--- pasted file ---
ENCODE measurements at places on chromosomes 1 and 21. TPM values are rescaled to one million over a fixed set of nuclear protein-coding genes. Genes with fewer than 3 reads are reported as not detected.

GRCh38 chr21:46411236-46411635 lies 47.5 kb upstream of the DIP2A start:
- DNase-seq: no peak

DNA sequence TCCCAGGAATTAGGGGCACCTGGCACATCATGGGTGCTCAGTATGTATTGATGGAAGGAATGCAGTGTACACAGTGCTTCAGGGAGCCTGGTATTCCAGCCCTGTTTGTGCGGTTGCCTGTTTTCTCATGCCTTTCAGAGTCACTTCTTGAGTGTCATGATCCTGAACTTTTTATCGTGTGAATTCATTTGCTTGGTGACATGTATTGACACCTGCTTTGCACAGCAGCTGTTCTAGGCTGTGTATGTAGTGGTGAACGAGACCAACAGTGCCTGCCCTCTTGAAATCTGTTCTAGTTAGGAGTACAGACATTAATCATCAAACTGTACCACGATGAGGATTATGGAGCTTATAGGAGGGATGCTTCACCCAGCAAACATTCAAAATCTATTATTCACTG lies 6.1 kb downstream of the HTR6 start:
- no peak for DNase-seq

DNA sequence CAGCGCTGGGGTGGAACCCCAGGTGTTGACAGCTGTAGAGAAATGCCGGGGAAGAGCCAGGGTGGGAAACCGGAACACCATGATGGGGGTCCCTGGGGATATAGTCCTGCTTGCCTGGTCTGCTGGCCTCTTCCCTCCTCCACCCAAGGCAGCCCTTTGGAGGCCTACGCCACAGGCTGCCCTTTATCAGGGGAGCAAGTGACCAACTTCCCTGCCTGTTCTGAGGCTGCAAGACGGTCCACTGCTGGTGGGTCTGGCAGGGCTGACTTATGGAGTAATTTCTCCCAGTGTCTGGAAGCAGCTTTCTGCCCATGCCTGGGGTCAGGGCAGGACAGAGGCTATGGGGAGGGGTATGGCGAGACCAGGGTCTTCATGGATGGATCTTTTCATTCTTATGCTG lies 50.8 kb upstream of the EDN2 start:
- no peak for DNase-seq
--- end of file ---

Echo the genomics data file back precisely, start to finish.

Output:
ENCODE measurements at places on chromosomes 1 and 21. TPM values are rescaled to one million over a fixed set of nuclear protein-coding genes. Genes with fewer than 3 reads are reported as not detected.

GRCh38 chr21:46411236-46411635 lies 47.5 kb upstream of the DIP2A start:
- DNase-seq: no peak

DNA sequence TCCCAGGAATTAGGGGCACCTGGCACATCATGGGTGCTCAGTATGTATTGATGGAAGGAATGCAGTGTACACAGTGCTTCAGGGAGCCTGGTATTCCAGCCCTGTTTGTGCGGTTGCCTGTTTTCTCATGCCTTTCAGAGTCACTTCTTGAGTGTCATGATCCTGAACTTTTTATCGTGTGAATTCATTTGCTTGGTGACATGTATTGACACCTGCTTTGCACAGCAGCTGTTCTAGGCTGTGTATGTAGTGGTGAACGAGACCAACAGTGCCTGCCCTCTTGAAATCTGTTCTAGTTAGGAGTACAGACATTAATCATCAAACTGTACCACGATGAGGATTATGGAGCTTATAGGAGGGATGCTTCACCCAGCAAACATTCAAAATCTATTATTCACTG lies 6.1 kb downstream of the HTR6 start:
- no peak for DNase-seq

DNA sequence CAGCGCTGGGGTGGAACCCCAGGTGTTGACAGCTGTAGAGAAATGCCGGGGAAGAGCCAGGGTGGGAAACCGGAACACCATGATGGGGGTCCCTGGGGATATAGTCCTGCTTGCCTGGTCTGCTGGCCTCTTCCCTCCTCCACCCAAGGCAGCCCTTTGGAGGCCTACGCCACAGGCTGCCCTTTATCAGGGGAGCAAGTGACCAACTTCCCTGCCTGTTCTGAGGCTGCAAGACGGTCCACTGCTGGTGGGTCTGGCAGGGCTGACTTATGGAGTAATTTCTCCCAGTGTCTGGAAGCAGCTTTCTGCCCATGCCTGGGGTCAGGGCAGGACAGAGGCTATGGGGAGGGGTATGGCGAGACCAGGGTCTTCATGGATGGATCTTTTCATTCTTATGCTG lies 50.8 kb upstream of the EDN2 start:
- no peak for DNase-seq